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Gent says 3G is ok, honest

Vodafone claims 3G on target for June 2002

Vodafone is "on track" to launch 3G (third generation) mobile services in Japan and Europe in June 2002, the company's chief executive Chris Gent said yesterday.

"Next year 3G is very much going to be introduced — our plans are still on target — but I don't expect there to be any decent volumes of 3G pick-up by consumers until 2003," Gent said.

Speaking at a news conference, Gent also outlined Vodafone's tender offer, announced earlier in the day, to take full control of Japan Telecom – a move which will cost around £1.8bn.

Vodafone, the world's largest mobile phone operator, already owns a 45 percent stake in Japan Telecom and a 46 percent stake in Japan Telecom's cellular unit, J-Phone, Japan's third-largest mobile phone operator. Vodafone is aiming to own a "super majority" stake in both companies &mdash more than 65 percent of each — by the time its tender offer is completed on 26 October.

A number of companies, including J-Phone, Japan's major player NTT DoCoMo and BT have been forced to push back the launch of services using 3G technologies that were planned for the second half of this year.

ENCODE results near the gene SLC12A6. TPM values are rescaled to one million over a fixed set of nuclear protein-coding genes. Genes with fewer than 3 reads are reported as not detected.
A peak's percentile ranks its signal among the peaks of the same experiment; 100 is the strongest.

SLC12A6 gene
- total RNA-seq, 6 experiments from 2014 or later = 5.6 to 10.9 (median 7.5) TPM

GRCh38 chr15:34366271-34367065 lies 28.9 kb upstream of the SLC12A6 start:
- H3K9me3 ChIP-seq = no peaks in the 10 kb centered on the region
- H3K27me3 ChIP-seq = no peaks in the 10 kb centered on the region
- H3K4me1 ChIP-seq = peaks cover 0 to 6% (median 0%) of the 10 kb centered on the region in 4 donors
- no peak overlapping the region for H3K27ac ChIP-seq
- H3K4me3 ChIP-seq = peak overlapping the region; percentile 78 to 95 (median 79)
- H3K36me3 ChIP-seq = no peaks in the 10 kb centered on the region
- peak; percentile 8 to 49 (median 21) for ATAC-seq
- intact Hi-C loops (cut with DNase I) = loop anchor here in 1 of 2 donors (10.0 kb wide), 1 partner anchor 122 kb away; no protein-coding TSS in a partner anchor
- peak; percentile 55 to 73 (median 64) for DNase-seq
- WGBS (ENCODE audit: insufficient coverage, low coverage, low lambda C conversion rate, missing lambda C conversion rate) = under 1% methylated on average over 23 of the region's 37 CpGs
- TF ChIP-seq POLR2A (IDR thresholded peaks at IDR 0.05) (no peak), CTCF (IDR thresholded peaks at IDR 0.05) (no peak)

Other companies that, like Vodafone, have not been planning to launch any 3G services until the second half of 2002 — such as Hutchison 3G and Orange — have recently taken pains to assure investors, consumers and industry observers that their plans are still on course.

Gent also stressed that general acceptance of the GPRS (general packet radio service) system, originally just a stepping stone to 3G, would begin to take off by the end of the year.

"I think you will find [from] next month a much wider range of GPRS handsets, notably from Nokia. We are also planning the launch of GPRS unified messaging and universal messaging which will greatly improve the take-up of GPRS," Gent said.

Gent expects GPRS to be the predominant mobile standard for the next three years, as consumers will be less likely to replace their newly acquired GPRS handsets with 3G ones until all the kinks in the 3G networks and services are ironed out after launch.

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